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Escape Plan

Escape from Dolphin Street is ending on March 25th, 2024, along with the rest of Punk Fiction shortly after. I like this juvenile delinquent story and its origins in true crime. It is a story that has followed me in its many iterations: screenplay, short story, and novel. The evolution of a story over time is quite amazing in the way small details take on life or side events become more of the focus. I feel this must be a characteristic of novelizations of films and of writing sequels or reboots of things. On the other hand, I do think all the iterations of Dolphin Street have suffered from my odd title choice. The original idea was to reflect a bit of dialogue that warns the runaways of the dangers they face. The gist of it is that dolphins are carefree runaways, and there are dangerous punks (sharks) lurking about on the street surf that they are unaware of until it is too late.

The inspiration for Dolphin Street began with a series of true crime stories I read in the Billings Gazette when I worked as a server at the Old Faithful Inn in Yellowstone National Park in 2002. At that time, I did not have a cell phone, nor would it have worked well in the park. The newspaper, a payphone, and the occasional ride hours away to a town where my only contacts to the larger world outside of nature and tourists. The story in the paper was about a group of messed-up street kids living on the wrong side of the tracks who were involved in a murder. They all had colorful names, like Knappy, who walked around in a trench coat with a sword under it; Sid, short for acid (LCD), which she loved tripping on; and Crackhead John, whose body was found under the trapdoor of an abandoned house. When I left the park, I visited Billings and saw some of the street kids outside a Denny’s, including Knappy. I also explored the town, and at that time it literally had a low-income area on the other side of the tracks. I saved the newspaper clippings and carried the idea for years until I combined it with the grunginess of Montrose, a once bohemian neighborhood of Houston—the city I grew up in.

Dolphin Street became my true crime Afterschool Special, and I leaned into the JD (juvenile delinquent) genre, even using the names of some of the films from the 1950s and 1960s with wayward youth as chapter titles. It was also my only novel, when I was with a small publisher, that had censorship issues due to its content. The truth is that based on the success of Wild Boys, my gay western, the publisher did not want a horror novel but more of the same. That issue, the teenage characters, an abortion, sexual violence, a nihilistic tone, and a bleak outlook caused quite a fight to rewrite for the market. I reluctantly did, but when I got the rights back, I made the story stronger again in both the novel version, Escape from Dolphin Street, and the feature screenplay version, Dolphin Street. A cool aside: the screenplay was a finalist at SCUFF (South Carolina Film Festival 2019) and a best original screenplay winner at Hollywood Blood Horror Fest. Anyway, it is time for this story to rest in peace.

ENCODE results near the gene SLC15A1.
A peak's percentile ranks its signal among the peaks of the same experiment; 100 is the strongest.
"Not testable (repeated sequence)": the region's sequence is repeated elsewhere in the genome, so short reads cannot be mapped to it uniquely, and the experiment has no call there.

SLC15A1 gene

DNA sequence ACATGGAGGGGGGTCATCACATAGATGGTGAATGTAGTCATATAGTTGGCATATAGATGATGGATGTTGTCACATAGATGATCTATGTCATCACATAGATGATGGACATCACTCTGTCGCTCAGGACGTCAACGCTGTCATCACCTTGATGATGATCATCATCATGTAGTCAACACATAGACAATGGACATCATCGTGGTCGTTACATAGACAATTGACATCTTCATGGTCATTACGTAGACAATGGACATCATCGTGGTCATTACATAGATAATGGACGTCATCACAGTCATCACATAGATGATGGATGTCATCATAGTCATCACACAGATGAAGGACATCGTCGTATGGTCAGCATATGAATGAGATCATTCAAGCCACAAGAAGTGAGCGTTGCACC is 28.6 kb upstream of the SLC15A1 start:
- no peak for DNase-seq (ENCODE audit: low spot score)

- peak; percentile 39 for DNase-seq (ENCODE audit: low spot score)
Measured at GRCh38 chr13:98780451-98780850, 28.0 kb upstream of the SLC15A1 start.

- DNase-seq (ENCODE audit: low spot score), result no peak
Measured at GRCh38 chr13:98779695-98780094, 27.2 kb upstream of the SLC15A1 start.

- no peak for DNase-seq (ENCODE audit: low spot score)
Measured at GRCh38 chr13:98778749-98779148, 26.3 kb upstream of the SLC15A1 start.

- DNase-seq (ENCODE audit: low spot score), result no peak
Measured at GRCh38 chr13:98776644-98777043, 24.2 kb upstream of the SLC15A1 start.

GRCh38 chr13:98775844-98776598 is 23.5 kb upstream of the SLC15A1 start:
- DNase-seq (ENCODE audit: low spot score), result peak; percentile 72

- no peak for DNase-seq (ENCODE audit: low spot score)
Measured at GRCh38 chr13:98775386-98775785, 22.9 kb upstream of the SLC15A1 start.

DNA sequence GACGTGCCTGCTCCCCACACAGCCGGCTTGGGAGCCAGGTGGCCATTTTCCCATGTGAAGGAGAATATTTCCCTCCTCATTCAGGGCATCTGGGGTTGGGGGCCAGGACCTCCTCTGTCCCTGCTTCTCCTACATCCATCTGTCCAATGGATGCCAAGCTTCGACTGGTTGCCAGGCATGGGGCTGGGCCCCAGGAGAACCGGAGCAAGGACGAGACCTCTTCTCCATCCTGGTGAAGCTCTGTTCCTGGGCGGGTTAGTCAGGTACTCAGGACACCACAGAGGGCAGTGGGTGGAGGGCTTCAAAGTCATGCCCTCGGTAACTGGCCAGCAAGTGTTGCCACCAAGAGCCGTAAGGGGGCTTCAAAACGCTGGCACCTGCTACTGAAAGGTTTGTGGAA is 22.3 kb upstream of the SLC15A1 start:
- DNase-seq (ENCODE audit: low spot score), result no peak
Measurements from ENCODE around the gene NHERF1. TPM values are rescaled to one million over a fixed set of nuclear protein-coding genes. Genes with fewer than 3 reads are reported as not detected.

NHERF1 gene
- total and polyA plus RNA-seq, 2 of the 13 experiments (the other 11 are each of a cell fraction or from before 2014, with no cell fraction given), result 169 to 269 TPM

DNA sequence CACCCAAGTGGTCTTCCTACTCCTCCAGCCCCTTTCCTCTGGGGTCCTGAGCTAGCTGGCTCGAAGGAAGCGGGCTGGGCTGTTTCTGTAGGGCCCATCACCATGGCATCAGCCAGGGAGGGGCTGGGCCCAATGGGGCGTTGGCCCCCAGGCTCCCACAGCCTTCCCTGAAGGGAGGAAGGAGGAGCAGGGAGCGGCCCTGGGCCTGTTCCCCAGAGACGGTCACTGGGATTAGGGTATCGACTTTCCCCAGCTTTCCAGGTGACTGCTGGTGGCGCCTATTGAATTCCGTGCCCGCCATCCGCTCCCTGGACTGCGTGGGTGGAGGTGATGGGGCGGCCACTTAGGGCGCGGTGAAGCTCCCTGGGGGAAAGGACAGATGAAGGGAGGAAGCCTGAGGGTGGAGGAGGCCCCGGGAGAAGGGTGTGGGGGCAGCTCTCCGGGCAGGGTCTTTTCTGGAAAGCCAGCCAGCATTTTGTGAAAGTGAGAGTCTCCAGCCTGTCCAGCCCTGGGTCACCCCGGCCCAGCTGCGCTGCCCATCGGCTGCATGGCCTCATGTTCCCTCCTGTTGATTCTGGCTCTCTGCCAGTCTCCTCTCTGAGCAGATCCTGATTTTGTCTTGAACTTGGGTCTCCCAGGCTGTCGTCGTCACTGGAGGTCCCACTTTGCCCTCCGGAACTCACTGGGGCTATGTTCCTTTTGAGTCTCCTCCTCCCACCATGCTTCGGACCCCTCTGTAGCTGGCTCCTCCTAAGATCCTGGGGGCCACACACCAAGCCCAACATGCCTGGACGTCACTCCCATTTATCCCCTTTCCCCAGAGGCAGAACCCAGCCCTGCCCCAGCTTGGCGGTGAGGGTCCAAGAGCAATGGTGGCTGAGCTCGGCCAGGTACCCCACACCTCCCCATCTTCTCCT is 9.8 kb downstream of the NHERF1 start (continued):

I have also quietly set Timber Tantrum to out-of-print status on Kindle Vella with no fanfare. I had no traction, and the format is kind of weird with tokens and such. It always sounded like some sort of arcade trick. Anyway, KDP recently sent an email about the changing terms of Vella, going from the first three episodes being free to the first ten. Timber Tantrum is only eleven episodes long, so it was a no-brainer to pull the plug. I am not sure what I may do with the material at this time, except shelving it for now.


Dolphin Street House
Dolphin Street House


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